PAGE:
Syracuse was erratic through much of the nonconference portion of its schedule, losing five times. Now, the Orange face the start of Atlantic Coast Conference play wondering if they're ready for the challenge.
It's anybody's guess as the team gets set for Sunday's conference opener at Boston College (7-6), the only team in the ACC with a worse record than the Orange (8-5).
''I have no idea, no idea,'' Syracuse coach Jim Boeheim said. ''I don't worry about it.''
Syracuse finished nonconference play with an 80-56 win over Cornell of the Ivy League on Tuesday night. Two of its losses have been against teams ranked this year (No. 14 Wisconsin and South Carolina, which has dropped out of the AP Top 25 ), and the other three setbacks came against three former Big East foes (Connecticut, Georgetown, and St. John's).
For a team that was ranked in the preseason and bolted to a 4-0 start, the spotty performance since has been puzzling, given two fifth-year transfers lending much-needed experience to a young lineup.
Syracuse leads the Atlantic Coast Conference in steals (8.9 per game), but Boeheim's signature zone defense has been lacking much too often. In the 93-60 loss to St. John's four days before Christmas, the worst home loss in Boeheim's 41 years on the bench, the Red Storm hit 12 of 29 (41.4 percent) from beyond the arc and scored 32 points off 19 Orange turnovers as Syracuse finished with just three steals.
A closed-door team meeting with just the players followed.
''After the St. John's game we all had an agreement to play hard,'' freshman guard Tyus Battle said. ''It doesn't matter if our shots aren't falling. We can control the things we can control, which is playing hard, playing defense, and getting rebounds and hustling. We didn't do that against St. John's. We have to take that into every game we play.''
With a deeper bench than usual, Boeheim has strayed from form, shuffling the starting lineup a few times already.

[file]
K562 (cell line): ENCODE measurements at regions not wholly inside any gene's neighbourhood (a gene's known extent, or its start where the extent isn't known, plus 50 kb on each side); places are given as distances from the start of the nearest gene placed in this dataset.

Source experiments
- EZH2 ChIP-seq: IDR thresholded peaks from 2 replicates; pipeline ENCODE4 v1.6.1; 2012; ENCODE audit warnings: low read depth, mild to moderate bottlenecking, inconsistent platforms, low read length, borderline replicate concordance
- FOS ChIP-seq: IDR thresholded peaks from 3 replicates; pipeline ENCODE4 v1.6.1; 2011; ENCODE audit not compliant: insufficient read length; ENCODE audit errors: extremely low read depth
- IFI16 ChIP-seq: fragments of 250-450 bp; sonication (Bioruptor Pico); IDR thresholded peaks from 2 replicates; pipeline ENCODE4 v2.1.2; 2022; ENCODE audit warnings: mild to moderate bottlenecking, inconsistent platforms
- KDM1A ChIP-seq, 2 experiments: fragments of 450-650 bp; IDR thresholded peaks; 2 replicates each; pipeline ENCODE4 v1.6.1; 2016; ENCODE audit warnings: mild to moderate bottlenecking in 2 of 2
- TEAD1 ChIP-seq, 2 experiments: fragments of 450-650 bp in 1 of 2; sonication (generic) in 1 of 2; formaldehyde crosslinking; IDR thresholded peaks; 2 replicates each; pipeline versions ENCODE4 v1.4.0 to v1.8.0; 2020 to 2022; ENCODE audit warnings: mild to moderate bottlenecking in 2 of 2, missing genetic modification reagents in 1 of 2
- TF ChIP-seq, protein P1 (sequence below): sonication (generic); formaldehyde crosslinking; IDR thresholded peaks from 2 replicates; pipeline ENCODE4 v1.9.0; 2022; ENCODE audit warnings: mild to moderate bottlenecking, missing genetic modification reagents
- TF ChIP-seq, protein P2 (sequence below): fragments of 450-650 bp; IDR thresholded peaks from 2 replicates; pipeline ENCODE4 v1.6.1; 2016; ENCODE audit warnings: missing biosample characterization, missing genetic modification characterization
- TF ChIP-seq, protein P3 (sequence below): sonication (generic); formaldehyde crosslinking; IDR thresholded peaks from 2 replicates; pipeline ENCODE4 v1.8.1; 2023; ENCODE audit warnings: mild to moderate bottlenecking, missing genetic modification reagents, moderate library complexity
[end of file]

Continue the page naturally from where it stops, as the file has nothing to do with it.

''We've never really had to put five new guys in there,'' Boeheim said. ''It's a work in progress. We just need to kind of figure out how it all fits together.''
The long-range game was expected to be a forte of the team and it has been. Syracuse is shooting 39.4 percent (121 of 307) from beyond the arc and three of the top four marksmen are hitting better than 42 percent.
Sophomore forward Tyler Lydon has rebounded from an awful start to the season and a recent four-game slump, hitting 11 of his last 17 in the past four games to raise his season average on 3-pointers to a team-best 44.2 percent. He's followed by Battle (24 of 55, 43.6 percent) and fifth-year transfer John Gillon (18 of 42, 42.9 percent). Leading scorer Andrew White, the other veteran transfer, is averaging just under 15 points and has converted 39 of 103 (37.9 percent) from beyond the arc.
Syracuse has struggled in transition, a key element to the way the Orange play the game, but it has put together some solid spurts of play in several games and has lost only once in the seven games freshman forward Taurean Thompson has scored in double digits. Thompson has developed a high-low game with Lydon that has been very effective at times.
''We're at our best when we get in the middle because when we get in the middle shooters are open every single possession,'' Thompson said. ''We can score in the middle, too. Sometimes, we get caught up with the 3-point line and going side-to-side instead of going forward and back. Once we start doing that, I think we'll be real hard to stop. We've just got to do it consistently. We can't do it in spurts.''
The gauntlet that is the ACC, which has six ranked teams, half of them in the top 10, awaits, and Boston College promises to offer a challenge despite its record.
Jerome Robinson has scored 20 or more points in four straight games and ranks third in the ACC in points per game (20.5), while Ty Bowman was tabbed ACC freshman of the week. Bowman averaged 24.5 points, 8.0 rebounds, 3.0 assists and 2.5 steals in the Eagles' two games last week and was 20 for 29 (69.0 percent) from the floor.
''We're gonna have our hands full during league play,'' White said. ''It's a step up, regardless of who you're playing.''
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